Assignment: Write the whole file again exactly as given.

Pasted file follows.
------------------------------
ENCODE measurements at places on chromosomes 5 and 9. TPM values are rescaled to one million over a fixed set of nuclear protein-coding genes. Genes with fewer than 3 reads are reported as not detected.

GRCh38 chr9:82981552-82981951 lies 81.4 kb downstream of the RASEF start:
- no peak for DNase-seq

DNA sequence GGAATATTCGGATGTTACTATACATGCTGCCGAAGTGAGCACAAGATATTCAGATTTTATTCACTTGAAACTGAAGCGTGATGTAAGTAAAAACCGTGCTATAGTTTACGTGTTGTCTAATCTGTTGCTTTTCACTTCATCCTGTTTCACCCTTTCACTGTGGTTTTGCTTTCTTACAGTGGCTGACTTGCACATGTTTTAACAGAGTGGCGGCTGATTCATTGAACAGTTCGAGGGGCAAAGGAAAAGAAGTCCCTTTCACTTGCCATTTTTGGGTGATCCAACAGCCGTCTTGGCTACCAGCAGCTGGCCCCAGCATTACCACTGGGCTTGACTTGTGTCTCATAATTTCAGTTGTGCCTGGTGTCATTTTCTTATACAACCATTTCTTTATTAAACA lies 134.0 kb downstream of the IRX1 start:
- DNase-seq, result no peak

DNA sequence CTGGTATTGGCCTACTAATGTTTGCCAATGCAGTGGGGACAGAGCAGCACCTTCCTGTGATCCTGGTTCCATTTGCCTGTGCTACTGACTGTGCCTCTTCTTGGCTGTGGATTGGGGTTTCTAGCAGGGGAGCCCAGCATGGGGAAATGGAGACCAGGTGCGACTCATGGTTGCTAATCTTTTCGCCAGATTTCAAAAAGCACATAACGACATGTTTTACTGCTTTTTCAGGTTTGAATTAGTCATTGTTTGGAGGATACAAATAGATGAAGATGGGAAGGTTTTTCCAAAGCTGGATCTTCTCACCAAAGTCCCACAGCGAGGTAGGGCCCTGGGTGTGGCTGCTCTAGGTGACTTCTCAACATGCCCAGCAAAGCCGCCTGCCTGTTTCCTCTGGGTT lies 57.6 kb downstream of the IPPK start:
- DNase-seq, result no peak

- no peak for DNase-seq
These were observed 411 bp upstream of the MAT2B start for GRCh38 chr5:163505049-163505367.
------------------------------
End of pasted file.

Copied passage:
ENCODE measurements at places on chromosomes 5 and 9. TPM values are rescaled to one million over a fixed set of nuclear protein-coding genes. Genes with fewer than 3 reads are reported as not detected.

GRCh38 chr9:82981552-82981951 lies 81.4 kb downstream of the RASEF start:
- no peak for DNase-seq

DNA sequence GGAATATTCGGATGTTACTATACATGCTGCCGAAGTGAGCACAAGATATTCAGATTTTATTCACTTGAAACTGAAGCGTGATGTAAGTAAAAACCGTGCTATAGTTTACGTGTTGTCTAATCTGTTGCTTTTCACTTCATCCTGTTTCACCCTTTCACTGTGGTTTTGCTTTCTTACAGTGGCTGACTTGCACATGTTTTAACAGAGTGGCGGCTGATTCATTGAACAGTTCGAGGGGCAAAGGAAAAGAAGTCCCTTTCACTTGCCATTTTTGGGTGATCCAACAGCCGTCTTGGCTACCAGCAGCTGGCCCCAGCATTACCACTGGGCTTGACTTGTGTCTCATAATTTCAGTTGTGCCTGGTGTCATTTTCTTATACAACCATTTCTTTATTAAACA lies 134.0 kb downstream of the IRX1 start:
- DNase-seq, result no peak

DNA sequence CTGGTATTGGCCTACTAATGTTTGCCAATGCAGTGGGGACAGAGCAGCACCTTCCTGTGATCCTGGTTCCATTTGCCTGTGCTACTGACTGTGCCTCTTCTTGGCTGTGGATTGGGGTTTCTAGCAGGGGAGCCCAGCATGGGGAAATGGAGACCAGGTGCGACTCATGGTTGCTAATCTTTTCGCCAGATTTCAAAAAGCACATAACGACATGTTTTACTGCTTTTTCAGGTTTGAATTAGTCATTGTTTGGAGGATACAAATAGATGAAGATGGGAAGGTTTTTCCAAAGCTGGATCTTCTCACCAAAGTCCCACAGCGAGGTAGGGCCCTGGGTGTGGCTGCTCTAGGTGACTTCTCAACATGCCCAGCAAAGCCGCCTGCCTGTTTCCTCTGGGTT lies 57.6 kb downstream of the IPPK start:
- DNase-seq, result no peak

- no peak for DNase-seq
These were observed 411 bp upstream of the MAT2B start for GRCh38 chr5:163505049-163505367.